31 Figure 3.4 DTS Delaminator test system The four point delaminator tester is sustainable f or stability because it is encompassed around a mechanically stiff frame. The system provides ultra-high resolution for the linear actuator with a range of 50 mm with sub-micron resolution (DTS, 2004). The ultra-high resolution allows the actuator to be able to control increment motion as small as 50 nm. The load cell featured in figure 3.5 is built for maximum load of 180 N. The system is also rated fo r a temperature range of -20 85 degrees centigrade (DTS, 2004).
32 Figure 3.5 DTS Delaminator test system frame (DTS, 2004) 3.4 FPB sample preparation FPB test sample preparation can range from 1 day t o 1 week. First two square wafers are scribed into 50 mm X 50 mm pieces. As s een in figure 3.6 one wafer is a blank silicon (Si) wafer and the other wafer contai ns the target film (TEOS or BPSG). Figure 3.6 50 mm X 50 mm diced silicon sample (left ) and low-k sample (right)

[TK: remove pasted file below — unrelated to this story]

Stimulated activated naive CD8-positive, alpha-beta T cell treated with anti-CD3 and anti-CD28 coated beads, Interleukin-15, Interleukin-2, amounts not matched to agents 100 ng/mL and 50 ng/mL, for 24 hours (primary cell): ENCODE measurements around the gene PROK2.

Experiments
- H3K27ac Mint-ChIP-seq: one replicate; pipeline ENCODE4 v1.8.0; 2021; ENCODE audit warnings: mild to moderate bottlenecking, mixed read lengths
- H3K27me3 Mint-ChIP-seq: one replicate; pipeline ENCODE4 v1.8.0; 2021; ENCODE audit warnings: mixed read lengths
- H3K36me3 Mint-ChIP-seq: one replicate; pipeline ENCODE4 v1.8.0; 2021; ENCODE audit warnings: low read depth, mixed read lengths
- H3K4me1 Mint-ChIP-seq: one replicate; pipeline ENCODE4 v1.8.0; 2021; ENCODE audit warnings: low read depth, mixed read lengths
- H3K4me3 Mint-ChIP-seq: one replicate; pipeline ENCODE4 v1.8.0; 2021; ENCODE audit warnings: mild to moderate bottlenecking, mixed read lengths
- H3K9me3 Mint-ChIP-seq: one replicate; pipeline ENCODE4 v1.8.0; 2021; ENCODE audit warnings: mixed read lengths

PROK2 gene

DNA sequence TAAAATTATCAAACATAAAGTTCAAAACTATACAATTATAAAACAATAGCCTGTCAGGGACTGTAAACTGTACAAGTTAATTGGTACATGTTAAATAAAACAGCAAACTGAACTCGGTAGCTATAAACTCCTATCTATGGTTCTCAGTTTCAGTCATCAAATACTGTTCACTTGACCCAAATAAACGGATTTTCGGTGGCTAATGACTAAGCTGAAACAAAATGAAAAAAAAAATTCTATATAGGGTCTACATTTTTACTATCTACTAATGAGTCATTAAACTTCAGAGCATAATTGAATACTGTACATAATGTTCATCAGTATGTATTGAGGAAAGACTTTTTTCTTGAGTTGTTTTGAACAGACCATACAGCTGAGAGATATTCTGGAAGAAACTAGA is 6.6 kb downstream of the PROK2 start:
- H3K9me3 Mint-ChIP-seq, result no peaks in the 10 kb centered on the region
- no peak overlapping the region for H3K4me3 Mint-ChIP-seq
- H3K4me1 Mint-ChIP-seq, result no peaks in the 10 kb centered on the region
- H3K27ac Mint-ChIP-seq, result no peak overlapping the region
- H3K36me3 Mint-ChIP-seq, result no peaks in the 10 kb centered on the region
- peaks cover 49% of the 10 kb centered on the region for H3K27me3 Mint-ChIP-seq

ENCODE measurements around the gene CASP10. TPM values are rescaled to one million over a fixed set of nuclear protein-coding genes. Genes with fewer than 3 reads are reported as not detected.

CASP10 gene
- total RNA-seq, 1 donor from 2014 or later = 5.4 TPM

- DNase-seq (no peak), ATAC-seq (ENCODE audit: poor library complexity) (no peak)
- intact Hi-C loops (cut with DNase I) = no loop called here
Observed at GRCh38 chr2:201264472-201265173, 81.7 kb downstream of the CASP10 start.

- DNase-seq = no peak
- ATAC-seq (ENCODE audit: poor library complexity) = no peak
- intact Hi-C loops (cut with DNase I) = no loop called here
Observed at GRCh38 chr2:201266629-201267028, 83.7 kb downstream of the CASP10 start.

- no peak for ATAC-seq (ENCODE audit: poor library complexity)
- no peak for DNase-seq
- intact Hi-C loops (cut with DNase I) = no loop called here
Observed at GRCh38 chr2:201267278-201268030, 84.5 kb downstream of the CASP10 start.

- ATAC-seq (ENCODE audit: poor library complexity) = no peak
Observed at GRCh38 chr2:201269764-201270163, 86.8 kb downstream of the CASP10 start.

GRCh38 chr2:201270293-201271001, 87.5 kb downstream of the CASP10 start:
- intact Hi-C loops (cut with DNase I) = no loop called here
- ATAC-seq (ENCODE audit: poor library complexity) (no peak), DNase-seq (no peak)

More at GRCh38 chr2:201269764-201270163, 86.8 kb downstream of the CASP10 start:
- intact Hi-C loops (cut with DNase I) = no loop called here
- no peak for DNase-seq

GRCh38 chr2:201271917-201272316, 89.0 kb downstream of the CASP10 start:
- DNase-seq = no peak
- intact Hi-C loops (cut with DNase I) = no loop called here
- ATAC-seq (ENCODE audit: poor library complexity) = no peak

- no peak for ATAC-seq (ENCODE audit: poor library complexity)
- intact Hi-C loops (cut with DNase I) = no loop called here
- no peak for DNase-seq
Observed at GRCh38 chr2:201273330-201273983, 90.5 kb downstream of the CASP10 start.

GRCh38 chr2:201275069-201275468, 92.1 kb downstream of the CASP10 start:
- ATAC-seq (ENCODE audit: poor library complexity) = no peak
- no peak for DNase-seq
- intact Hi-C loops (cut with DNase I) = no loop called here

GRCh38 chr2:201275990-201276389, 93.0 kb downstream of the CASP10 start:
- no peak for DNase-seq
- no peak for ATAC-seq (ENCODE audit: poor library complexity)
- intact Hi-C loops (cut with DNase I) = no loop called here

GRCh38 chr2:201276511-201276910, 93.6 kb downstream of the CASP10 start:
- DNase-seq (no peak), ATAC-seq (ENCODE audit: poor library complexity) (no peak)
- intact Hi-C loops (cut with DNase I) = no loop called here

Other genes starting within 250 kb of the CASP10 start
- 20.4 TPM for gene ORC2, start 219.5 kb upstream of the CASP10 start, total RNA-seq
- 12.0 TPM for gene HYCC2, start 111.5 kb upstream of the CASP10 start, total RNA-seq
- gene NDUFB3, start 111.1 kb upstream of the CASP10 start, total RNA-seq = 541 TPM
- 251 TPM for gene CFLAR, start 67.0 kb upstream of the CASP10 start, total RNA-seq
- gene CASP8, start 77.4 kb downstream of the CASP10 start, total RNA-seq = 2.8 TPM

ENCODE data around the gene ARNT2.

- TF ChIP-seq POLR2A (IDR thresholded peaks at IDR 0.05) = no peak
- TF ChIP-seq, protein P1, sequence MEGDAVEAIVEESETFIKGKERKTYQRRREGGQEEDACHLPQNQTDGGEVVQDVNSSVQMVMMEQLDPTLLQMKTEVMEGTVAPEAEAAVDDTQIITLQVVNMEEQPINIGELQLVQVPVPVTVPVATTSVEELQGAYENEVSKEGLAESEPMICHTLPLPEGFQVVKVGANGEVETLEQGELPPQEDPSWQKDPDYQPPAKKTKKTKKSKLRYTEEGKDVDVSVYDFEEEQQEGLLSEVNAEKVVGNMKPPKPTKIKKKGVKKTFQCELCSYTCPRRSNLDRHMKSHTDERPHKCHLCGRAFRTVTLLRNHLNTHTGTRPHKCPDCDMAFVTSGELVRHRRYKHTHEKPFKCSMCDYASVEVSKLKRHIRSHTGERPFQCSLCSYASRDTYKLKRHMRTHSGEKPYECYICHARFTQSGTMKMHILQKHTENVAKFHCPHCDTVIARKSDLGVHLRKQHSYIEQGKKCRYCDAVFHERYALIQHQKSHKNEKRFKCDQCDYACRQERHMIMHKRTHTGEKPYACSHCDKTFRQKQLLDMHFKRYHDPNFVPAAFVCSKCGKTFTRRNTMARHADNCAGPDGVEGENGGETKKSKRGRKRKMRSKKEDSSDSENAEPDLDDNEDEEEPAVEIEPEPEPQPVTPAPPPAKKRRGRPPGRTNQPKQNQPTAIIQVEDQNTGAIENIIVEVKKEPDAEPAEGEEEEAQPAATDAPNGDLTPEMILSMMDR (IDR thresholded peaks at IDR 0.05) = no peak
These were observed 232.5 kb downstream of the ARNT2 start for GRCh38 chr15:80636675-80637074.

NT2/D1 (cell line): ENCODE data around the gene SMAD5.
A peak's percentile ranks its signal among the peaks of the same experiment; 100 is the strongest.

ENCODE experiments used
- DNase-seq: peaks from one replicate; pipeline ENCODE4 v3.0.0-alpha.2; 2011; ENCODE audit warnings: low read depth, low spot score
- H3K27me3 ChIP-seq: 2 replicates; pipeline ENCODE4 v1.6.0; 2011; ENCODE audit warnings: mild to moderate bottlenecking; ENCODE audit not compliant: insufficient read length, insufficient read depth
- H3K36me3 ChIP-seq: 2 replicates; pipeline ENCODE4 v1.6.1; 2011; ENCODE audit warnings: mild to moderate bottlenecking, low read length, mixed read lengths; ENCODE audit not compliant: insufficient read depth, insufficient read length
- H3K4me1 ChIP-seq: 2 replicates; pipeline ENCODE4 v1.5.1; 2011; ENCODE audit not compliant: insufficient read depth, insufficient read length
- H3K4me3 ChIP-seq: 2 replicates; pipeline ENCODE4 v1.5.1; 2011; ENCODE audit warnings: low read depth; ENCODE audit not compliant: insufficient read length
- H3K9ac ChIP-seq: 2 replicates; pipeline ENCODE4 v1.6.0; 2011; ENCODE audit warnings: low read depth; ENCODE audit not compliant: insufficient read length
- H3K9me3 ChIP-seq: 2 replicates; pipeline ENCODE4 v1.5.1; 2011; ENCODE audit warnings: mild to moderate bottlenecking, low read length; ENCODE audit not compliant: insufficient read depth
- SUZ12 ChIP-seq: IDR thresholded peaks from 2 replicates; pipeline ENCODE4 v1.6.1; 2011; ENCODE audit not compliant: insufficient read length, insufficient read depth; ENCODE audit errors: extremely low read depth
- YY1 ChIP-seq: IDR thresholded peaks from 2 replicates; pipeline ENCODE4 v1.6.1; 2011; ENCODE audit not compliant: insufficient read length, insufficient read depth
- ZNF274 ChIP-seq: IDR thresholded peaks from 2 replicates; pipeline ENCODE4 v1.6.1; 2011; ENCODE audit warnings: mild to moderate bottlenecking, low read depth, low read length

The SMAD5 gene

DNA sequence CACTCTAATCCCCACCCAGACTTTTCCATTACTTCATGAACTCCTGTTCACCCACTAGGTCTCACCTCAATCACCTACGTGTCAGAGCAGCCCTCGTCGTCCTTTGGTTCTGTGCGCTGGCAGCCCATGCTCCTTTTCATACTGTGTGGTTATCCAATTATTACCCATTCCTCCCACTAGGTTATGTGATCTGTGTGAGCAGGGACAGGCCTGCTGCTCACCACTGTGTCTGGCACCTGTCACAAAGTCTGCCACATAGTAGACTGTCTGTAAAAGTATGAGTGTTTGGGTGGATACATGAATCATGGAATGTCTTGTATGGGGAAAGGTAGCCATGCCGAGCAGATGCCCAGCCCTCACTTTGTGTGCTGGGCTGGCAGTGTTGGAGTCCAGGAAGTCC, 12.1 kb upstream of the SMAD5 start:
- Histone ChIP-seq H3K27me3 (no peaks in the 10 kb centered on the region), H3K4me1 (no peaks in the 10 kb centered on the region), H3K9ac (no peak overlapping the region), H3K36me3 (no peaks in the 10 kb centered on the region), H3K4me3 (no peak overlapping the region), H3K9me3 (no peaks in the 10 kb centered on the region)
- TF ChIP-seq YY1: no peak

33 3.5 FPB wafer bonding For bonding the two squares EPO-Tek 375 epoxy is p repared using the resin and harder in figure 3.7. The epoxy mix is composed of a 10:1 ratio of resin and hardener, respectively. Figure 3.7 EPO-Tek 375 resin (left) and hardener (r ight) After the epoxy is prepared, it is then applied to the surface of wafer not containing the film of interest using a razor tip. However, as seen in figure 3.8 this method of applying epoxy results in a non uniform c oating with a thickness over 1 um. Figure 3.8 EPO-Tek 375 epoxy applied on Si wafer us ing a razor tip
34 A different method of applying the epoxy mix on th e Si wafer is illustrated in figure 3.9. Figure 3.10 shows the uniform layer th at can be put on the silicon wafer by using a disposable pipette nozzle to apply the epox y. Figure 3.9 EPO-Tek 375 epoxy applied on Si wafer us ing a pipette nozzle Figure 3.10 EPO-Tek 375 epoxy on Si wafer